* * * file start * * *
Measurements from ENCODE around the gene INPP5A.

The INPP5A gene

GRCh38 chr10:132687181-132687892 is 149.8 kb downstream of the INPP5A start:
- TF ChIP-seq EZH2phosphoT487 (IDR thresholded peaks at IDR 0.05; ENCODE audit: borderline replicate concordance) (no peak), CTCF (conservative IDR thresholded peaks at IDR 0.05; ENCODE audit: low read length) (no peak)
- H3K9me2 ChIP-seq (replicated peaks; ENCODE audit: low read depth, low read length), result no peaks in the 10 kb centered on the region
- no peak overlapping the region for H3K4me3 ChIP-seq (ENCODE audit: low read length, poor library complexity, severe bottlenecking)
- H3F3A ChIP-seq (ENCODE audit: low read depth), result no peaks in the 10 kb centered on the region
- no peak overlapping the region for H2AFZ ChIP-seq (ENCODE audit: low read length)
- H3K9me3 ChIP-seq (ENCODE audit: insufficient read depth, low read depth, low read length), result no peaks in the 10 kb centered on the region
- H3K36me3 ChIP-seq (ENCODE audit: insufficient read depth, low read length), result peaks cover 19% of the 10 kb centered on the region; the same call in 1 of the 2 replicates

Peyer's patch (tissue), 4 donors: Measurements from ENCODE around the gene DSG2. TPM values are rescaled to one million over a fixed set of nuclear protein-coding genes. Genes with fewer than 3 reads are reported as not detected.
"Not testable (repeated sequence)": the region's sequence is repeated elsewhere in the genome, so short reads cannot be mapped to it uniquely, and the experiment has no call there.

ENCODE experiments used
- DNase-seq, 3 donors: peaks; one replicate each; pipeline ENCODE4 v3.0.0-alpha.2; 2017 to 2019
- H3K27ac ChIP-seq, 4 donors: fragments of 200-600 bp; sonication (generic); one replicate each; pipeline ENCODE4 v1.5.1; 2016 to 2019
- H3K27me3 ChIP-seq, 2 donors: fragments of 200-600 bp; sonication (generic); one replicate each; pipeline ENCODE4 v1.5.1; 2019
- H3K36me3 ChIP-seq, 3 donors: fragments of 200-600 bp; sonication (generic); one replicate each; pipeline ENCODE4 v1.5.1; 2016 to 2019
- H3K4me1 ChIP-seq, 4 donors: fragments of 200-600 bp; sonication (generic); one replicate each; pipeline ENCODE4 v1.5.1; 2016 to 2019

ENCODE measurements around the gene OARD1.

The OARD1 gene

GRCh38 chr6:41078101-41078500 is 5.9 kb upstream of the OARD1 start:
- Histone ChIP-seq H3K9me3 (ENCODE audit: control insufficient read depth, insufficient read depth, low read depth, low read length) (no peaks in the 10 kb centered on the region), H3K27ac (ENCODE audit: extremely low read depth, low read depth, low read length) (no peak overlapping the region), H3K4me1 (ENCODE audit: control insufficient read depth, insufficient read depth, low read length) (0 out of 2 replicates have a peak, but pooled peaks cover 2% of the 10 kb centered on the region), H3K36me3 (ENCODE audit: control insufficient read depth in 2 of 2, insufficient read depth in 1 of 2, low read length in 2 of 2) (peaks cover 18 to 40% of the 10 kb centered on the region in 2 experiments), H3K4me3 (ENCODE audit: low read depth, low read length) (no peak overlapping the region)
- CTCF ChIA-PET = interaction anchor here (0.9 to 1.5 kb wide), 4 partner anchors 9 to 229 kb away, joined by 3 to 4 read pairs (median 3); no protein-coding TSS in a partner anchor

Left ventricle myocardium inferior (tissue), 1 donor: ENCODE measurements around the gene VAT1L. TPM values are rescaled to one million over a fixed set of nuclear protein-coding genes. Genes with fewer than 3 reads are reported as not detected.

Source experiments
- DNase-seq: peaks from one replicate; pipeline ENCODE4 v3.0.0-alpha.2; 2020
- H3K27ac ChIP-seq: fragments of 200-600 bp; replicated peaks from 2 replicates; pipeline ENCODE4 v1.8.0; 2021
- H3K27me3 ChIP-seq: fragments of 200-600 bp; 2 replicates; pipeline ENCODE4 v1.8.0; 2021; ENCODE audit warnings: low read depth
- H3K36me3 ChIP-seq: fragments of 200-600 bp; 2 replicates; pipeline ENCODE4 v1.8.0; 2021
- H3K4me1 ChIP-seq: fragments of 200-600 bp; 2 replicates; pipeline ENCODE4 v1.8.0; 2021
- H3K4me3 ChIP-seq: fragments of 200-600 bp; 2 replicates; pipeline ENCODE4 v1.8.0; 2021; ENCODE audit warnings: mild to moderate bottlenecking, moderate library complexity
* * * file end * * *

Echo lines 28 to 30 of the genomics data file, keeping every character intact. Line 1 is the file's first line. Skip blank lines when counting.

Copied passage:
- H3K27me3 ChIP-seq: fragments of 200-600 bp; 2 replicates; pipeline ENCODE4 v1.8.0; 2021; ENCODE audit warnings: low read depth
- H3K36me3 ChIP-seq: fragments of 200-600 bp; 2 replicates; pipeline ENCODE4 v1.8.0; 2021
- H3K4me1 ChIP-seq: fragments of 200-600 bp; 2 replicates; pipeline ENCODE4 v1.8.0; 2021